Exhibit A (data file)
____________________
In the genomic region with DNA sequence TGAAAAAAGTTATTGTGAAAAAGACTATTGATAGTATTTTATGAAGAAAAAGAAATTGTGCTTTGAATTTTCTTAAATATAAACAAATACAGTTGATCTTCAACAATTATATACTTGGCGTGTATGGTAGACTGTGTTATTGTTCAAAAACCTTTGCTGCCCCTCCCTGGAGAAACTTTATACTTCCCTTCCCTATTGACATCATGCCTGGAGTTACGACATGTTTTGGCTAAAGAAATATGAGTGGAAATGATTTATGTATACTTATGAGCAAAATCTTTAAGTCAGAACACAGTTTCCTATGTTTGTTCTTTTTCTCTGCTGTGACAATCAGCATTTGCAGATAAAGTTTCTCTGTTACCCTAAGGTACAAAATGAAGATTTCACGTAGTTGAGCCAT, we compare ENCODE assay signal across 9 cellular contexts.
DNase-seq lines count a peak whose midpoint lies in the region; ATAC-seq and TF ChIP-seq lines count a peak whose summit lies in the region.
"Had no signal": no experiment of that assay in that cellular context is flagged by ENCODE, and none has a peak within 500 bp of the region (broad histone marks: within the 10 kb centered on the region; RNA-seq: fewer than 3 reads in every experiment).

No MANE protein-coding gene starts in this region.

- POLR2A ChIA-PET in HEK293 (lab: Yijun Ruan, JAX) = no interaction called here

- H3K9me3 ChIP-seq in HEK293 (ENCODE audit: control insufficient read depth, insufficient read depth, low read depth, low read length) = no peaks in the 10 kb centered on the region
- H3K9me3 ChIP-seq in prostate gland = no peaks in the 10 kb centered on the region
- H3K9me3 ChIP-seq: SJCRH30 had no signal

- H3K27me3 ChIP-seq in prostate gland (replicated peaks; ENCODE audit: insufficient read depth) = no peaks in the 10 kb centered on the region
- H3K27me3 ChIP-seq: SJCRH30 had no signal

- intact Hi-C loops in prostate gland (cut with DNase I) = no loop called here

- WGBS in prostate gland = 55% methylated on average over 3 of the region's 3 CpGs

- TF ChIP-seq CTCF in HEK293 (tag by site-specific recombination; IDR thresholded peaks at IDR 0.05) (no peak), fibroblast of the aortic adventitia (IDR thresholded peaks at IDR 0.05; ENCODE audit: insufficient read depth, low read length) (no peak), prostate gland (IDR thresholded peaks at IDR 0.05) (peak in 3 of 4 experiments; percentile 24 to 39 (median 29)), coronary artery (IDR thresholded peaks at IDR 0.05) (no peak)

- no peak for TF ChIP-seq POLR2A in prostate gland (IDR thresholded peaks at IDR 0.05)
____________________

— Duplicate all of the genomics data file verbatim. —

In the genomic region with DNA sequence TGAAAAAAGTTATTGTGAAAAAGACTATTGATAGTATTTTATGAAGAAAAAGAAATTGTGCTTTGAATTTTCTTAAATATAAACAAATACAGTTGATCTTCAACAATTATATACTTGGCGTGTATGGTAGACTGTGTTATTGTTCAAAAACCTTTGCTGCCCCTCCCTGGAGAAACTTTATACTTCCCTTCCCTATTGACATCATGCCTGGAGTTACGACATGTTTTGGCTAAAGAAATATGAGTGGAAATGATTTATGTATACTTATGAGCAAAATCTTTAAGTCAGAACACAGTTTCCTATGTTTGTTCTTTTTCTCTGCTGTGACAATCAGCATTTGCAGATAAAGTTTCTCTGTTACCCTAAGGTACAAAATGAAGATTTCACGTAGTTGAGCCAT, we compare ENCODE assay signal across 9 cellular contexts.
DNase-seq lines count a peak whose midpoint lies in the region; ATAC-seq and TF ChIP-seq lines count a peak whose summit lies in the region.
"Had no signal": no experiment of that assay in that cellular context is flagged by ENCODE, and none has a peak within 500 bp of the region (broad histone marks: within the 10 kb centered on the region; RNA-seq: fewer than 3 reads in every experiment).

No MANE protein-coding gene starts in this region.

- POLR2A ChIA-PET in HEK293 (lab: Yijun Ruan, JAX) = no interaction called here

- H3K9me3 ChIP-seq in HEK293 (ENCODE audit: control insufficient read depth, insufficient read depth, low read depth, low read length) = no peaks in the 10 kb centered on the region
- H3K9me3 ChIP-seq in prostate gland = no peaks in the 10 kb centered on the region
- H3K9me3 ChIP-seq: SJCRH30 had no signal

- H3K27me3 ChIP-seq in prostate gland (replicated peaks; ENCODE audit: insufficient read depth) = no peaks in the 10 kb centered on the region
- H3K27me3 ChIP-seq: SJCRH30 had no signal

- intact Hi-C loops in prostate gland (cut with DNase I) = no loop called here

- WGBS in prostate gland = 55% methylated on average over 3 of the region's 3 CpGs

- TF ChIP-seq CTCF in HEK293 (tag by site-specific recombination; IDR thresholded peaks at IDR 0.05) (no peak), fibroblast of the aortic adventitia (IDR thresholded peaks at IDR 0.05; ENCODE audit: insufficient read depth, low read length) (no peak), prostate gland (IDR thresholded peaks at IDR 0.05) (peak in 3 of 4 experiments; percentile 24 to 39 (median 29)), coronary artery (IDR thresholded peaks at IDR 0.05) (no peak)

- no peak for TF ChIP-seq POLR2A in prostate gland (IDR thresholded peaks at IDR 0.05)